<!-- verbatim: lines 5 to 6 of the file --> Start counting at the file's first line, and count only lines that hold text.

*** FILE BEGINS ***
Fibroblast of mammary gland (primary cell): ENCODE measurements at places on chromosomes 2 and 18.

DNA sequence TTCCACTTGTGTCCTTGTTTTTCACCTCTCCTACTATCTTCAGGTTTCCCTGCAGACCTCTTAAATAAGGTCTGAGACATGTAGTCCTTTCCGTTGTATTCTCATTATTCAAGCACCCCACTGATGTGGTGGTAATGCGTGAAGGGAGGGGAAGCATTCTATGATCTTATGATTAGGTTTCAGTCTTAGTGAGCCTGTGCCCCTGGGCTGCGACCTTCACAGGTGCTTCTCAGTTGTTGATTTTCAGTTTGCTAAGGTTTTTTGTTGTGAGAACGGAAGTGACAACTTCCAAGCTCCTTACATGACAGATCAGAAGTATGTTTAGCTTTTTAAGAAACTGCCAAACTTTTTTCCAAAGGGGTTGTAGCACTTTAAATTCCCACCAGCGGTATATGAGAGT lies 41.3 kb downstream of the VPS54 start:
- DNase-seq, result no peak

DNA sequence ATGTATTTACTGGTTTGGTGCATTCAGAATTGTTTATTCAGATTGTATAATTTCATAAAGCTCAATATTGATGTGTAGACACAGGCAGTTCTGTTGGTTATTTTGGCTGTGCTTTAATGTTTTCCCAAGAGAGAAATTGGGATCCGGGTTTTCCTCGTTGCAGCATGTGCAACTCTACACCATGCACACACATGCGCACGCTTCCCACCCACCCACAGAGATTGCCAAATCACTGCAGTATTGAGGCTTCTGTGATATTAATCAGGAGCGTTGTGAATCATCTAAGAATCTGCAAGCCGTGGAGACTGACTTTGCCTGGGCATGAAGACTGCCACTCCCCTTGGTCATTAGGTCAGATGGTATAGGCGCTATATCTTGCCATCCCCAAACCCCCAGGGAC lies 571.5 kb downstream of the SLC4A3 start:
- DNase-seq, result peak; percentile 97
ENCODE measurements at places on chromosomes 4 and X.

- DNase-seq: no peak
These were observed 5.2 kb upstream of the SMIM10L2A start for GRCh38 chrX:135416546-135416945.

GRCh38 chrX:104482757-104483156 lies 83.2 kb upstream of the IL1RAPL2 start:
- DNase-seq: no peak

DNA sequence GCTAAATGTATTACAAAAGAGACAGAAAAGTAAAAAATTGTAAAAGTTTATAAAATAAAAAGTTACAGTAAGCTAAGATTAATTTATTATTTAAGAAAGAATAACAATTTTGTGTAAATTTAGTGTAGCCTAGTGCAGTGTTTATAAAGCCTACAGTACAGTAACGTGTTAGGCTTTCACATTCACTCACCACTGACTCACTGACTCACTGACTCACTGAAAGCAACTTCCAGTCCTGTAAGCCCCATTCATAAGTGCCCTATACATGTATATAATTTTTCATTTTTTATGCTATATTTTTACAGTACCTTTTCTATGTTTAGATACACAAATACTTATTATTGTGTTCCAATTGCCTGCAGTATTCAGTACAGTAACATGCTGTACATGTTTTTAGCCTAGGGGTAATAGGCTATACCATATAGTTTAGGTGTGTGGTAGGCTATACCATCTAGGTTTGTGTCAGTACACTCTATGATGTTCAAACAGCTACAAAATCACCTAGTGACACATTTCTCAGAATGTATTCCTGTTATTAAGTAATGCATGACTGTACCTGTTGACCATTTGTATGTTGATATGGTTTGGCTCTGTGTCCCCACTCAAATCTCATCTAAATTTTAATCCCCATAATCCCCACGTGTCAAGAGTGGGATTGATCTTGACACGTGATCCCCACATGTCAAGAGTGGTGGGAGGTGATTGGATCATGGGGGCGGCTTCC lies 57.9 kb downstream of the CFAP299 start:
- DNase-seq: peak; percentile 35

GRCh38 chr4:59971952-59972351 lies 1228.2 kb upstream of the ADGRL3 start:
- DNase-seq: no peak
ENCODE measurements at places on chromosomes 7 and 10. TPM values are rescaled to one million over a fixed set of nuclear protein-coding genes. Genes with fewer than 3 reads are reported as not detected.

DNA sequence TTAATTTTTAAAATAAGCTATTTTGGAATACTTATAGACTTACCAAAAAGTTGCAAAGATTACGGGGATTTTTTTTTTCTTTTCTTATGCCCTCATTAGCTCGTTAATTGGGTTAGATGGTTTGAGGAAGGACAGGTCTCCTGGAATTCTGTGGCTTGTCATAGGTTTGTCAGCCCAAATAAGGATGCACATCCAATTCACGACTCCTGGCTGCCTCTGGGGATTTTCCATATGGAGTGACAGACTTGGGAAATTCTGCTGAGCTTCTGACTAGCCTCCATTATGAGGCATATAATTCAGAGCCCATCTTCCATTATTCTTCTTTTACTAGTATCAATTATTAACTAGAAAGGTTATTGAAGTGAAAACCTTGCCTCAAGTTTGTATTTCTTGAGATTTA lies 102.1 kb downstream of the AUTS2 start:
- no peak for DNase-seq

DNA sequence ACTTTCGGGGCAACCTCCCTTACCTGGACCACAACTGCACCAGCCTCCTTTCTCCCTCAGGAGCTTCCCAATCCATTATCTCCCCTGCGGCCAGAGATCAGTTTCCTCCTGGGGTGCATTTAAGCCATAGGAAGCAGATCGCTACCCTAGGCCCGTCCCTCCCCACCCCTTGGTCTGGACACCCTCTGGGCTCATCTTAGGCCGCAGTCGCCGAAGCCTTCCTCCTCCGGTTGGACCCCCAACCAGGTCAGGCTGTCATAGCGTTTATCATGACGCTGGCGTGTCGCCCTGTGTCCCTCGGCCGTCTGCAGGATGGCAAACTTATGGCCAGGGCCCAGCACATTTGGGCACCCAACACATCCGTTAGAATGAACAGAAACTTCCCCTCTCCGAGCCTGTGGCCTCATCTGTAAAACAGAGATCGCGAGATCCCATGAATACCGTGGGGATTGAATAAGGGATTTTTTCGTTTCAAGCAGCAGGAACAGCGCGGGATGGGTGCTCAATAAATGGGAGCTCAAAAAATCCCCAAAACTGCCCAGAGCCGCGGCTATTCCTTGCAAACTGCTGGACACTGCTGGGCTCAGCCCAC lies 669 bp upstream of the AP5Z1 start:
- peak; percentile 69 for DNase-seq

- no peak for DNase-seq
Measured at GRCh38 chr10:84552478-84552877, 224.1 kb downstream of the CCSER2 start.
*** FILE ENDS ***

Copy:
- DNase-seq, result peak; percentile 97
ENCODE measurements at places on chromosomes 4 and X.